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Kellymcdonald78 t1_j6aw1is wrote

Falcon 9 performance has continued to improve since 2018. However, let’s go with the 16,000kg number, SLS block 1 still doesn’t have 3 times the payload to TLI, it doesn’t even have twice the payload. We’ll likely get block IB, but it’s unclear if block 2 will ever get funded.


Correct_Inspection25 t1_j6b0yzy wrote

I was using the current SpaceX Falcon Heavy sales spec sheet, and given the amounts to LEO, GEO and Holman Mars transfer window kg hasnt changed from the April 2017 SpaceX website to today, it kinda follows. Now the turn around time per booster reuse has improved markedly with the newer blocks, but the fully disposable mode kg to optimal falcon apogee has not changed since they shifted focus to starship in the beginning of 2018. SpaceX abandoned the falcon platform improvements for the next Gen starship in 2018. If you can show me where on SpaceX’s site or elsewhere the fully disposable kg to LEO/GEO/solar/mars has changed since April 2017, I would be interested why SpaceX hasn’t updated the Falcon Heavy website but gladly concede your point that Falcon could deliver 26,000kg in 3-4 days to TLI.


Kellymcdonald78 t1_j6b60vw wrote

As mentioned folks have done the delta V analysis of the published GEO and TMI numbers and come to the 20,000kg value, but let’s say your 16,000kg number is correct. SLS Block 1 is 27,000kg TLI, so not even twice that of Falcon Heavy.


Correct_Inspection25 t1_j6b8vzu wrote

Who are “folks” and why isn’t SpaceX updating their sales specs to show these performance upgrades to their customers? Updating’s falcon Heavy page costs them nothing and the folks could update the Falcon Heavy wiki if they don’t have access to SpaceX’s webpage.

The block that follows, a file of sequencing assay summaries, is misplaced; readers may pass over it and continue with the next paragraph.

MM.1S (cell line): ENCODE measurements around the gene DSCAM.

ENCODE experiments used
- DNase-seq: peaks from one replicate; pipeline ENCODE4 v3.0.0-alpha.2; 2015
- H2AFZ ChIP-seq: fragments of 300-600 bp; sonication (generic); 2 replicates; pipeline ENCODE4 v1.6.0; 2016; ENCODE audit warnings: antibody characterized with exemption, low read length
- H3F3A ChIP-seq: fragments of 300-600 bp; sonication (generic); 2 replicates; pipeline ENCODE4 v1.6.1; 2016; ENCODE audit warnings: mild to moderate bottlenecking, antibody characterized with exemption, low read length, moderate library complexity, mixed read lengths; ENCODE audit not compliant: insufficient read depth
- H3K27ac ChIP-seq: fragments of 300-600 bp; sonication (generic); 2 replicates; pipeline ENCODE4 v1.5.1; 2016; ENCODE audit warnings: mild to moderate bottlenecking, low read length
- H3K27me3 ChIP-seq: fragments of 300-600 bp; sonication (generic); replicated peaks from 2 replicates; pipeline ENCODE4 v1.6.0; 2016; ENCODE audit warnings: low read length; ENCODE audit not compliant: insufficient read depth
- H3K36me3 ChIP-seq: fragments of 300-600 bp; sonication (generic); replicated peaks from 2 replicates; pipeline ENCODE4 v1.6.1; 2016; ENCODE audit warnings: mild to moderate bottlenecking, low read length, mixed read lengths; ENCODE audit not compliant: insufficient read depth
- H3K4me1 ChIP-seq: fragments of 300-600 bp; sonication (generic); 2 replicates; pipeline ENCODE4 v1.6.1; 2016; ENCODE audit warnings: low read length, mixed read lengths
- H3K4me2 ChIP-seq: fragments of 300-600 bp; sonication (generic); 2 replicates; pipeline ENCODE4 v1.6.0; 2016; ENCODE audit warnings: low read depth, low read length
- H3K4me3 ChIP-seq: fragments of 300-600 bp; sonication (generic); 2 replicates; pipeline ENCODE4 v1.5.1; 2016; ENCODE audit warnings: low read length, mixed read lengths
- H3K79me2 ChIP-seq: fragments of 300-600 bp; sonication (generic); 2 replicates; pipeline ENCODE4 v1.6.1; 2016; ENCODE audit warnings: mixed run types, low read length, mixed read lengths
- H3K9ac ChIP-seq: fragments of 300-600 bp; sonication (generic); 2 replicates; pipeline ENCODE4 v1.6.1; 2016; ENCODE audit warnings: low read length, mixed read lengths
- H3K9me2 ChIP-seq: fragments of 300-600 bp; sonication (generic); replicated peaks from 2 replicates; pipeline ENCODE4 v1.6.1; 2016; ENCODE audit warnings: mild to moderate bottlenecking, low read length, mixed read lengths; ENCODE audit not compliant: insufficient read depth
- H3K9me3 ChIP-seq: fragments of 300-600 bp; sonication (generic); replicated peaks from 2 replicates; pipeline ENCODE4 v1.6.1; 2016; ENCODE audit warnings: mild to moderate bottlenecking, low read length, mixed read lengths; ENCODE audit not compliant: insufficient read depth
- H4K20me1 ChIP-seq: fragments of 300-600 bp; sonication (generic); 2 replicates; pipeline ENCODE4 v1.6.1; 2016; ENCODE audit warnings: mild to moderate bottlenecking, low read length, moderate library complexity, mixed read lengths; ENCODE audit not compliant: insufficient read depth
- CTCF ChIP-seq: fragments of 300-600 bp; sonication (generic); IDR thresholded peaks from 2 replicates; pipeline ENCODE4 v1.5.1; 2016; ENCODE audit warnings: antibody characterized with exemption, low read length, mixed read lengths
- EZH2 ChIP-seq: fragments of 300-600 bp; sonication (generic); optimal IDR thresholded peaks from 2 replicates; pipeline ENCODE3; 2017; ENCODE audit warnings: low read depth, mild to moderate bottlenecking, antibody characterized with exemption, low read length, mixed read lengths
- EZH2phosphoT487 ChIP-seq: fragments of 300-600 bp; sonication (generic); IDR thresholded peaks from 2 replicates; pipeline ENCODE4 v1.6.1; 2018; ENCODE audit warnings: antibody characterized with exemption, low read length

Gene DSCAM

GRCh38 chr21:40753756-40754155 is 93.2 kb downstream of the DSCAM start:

Want to add SpaceX stated with their last Falcon Heavy performance upgrade, 16,000kg TLI was the high end without much more significant Falcon Heavy R&D/investment/changes to get to 18,000kg TLI that were never studied or developed. SLS Block I 26,000kg to TLI perf isn’t intended to be used beyond Artemis II/III, and 1B will be 42,000 kg to TLI , so more than 2x compared to the max SpaceX said they could do with the most efficient planned production block then and now. SpaceX Falcon Heavy was optimized for different mission use cases than the SLS, and SpaceX told NASA and the press that publicly. That said SLS program will likely be the end of an era for non-interplanetary crewed missions, and private space flight by 2025/2030 will replace NASA except for cutting edge research/deep space missions like new nuclear drives and unproven engine designs too risky for private companies.


Kellymcdonald78 t1_j6bd8ed wrote

SpaceX doesn’t currently publish their TLI payload so I’m not sure what you want them to “update”

Plus the SLS Block IB won’t even fly until 2027 (at the earliest) and that will be the crew version which has a lower payload of 38,000 kg to TLI. So while that version will be more than twice the payload of Falcon Heavy (using your numbers), it will be competing against Starship and Superheavy by then


Correct_Inspection25 t1_j6beblk wrote

Yeah I am not talking about including what food/water/re-entry/life support systems/cargo load for 8-10 days with crew of 4 in a red dragon would be, as SpaceX never produced anything except really rough mock-ups and no test vehicle specs.

I am comparing gross SLS block performance to gross falcon heavy performance to fast TLI (not month long one way insertion). SpaceX has told publications and NASA what the TLI would be. I would say trust SpaceX over some random stack exchange or Quora post (which are the only people I can find referring to your numbers).


Kellymcdonald78 t1_j6bh5ms wrote